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Hurricane Gonzalo forms in Caribbean

Hurricane Gonzalo formed in the Caribbean and was spinning early Tuesday on course to move out over open ocean after buffeting Antigua, with the potential for dangerous conditions later this week for Bermuda.

Canadians urged to avoid 'non-essential travel' to islands due to storm

Hurricane Gonzalo formed in the Caribbean and was spinning early Tuesday on course to move out over open ocean after buffeting Antigua and nearby islands with heavy rain and dangerous wind.

Gonzalo passed near Antigua as a tropical storm, tearing roofs from people's homes and knocking down trees, then gathered enough force near the tiny territories of St. Martin and Anguilla to be reclassified as a hurricane.

"It's intensified at a pretty brisk pace since yesterday and we expect it to strengthen," said Michael Brennan, a senior hurricane specialist tracking the system from the U.S. National Hurricane Center in Miami.

The centre of the strengthening hurricane was on track to pass northeast of the U.S. and British Virgin Islands. It was not expected to reach the U.S. mainland but forecasters said it could develop into a major hurricane over open ocean and pose a threat to Bermuda later in the week.

"It's certainly something that people in Bermuda will want to pay attention to," Brennan said.

As of 11 p.m. ET, the centre of Gonzalo was about 65 kilometres north-northwest of Anguilla. It had maximum sustained winds of 140 kilometres per hour and was moving toward the northwest at 19 km/h.

Airports, government offices and school were shuttered in the British Virgin Islands as strengthening Gonzalo steamed toward the tiny territory of roughly 30,000 residents. Premier Orlando Smith called on people to secure their homes and businesses.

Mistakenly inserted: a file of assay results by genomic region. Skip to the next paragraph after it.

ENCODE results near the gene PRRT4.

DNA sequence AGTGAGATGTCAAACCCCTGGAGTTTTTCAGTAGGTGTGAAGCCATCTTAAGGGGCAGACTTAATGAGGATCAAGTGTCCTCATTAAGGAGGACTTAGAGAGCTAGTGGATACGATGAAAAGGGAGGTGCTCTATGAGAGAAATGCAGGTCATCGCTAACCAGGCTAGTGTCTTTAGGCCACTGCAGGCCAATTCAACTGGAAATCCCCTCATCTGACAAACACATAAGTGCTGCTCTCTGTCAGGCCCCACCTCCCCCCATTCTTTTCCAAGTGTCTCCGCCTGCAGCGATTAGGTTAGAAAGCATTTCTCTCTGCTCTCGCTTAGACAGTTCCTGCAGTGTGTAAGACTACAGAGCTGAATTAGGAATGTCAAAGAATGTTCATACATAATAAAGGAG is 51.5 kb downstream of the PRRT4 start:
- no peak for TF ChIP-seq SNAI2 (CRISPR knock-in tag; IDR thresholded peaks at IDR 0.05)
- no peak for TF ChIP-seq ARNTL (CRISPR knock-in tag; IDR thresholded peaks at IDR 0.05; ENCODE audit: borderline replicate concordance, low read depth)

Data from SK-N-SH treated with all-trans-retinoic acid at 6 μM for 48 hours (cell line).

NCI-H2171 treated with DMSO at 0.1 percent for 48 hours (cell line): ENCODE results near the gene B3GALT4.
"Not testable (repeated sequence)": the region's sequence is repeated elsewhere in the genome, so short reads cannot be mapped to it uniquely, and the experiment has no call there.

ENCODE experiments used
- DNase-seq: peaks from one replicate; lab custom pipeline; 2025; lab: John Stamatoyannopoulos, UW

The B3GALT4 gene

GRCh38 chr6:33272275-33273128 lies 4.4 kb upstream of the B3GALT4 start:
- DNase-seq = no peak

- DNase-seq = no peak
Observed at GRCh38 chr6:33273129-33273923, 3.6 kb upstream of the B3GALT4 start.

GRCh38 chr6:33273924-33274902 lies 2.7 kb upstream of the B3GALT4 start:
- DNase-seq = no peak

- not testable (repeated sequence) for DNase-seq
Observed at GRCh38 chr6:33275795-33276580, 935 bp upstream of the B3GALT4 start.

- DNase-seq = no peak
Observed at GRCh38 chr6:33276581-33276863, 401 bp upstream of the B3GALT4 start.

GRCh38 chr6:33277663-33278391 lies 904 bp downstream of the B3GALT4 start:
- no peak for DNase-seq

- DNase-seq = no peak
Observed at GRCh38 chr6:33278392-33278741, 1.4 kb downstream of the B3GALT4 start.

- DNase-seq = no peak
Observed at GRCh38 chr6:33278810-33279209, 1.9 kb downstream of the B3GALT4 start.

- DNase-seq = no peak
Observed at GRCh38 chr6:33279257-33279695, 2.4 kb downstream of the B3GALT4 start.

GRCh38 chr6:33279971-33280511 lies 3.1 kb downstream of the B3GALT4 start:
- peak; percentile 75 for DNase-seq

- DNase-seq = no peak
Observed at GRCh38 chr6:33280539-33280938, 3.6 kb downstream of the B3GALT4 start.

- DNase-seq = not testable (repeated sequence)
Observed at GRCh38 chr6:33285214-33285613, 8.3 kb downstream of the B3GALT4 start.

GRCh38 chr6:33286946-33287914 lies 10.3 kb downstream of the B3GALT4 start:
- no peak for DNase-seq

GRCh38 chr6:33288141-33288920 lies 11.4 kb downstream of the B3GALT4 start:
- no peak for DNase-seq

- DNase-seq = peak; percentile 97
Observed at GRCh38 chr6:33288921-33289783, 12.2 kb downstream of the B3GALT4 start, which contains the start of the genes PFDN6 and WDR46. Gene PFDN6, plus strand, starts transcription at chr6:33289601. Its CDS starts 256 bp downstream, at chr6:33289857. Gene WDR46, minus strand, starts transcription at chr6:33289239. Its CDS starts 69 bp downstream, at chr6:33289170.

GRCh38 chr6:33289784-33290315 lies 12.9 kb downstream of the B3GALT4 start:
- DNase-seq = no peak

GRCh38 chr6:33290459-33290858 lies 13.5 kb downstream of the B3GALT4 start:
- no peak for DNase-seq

But Merlyn Brown, a resident of the British territory's 20-square-kilometre island of Virgin Gorda, said she had lived through many storms and hurricanes through the years and wasn't doing much to prepare for Gonzalo other than latching her windows and hoping for the best.

"I've been through a lot of these things so I just take them as then come. I don't get too worked up about the storms," said Brown, who works at a local gas station where more concerned residents were stocking up on fuel.

U.S. Virgin Islands airport closed

In the three-island territory of the U.S. Virgin Islands, the international airport on St. Thomas shuttered at 7 p.m. after airlines cancelled flights. All seaports were closed. With rain-heavy Gonzalo bearing down, all burials were postponed until further notice.

For several hours on Monday, heavy rain and strong winds lashed Antigua, which bore the brunt of the storm as it cut through the northern Leeward Islands. Downed trees already blocked many island roads and many people lost power or reported that the storm damaged, or in some cases destroyed, the roofs their homes.

Condell Maurice, a 36-year-old teacher, said his roof sprung at least nine leaks during the storm. "You should have seen us with our buckets, jugs and bowls trying to chase down those leaks," he said, surveying the damage, which also included several downed trees in his backyard.

Gonzalo is expected to produce up to 20 centimetres of rain across the Leeward Islands, the U.S. and British Virgin Islands and Puerto Rico. Some areas could get as much as 30 centimetres, according to the U.S. National Hurricane Center.

Over the weekend, Tropical Storm Fay knocked out power to thousands in Bermuda before moving out over open ocean.

Canada has issued advisories asking people to avoid non-essential travel to areas that may be hit by the hurricane, including:

  • British Virgin Islands.
  • Virgin Islands (U.S.).
  • Puerto Rico.
  • Sint Maarten and Saint Martin.
  • ​Anguilla.

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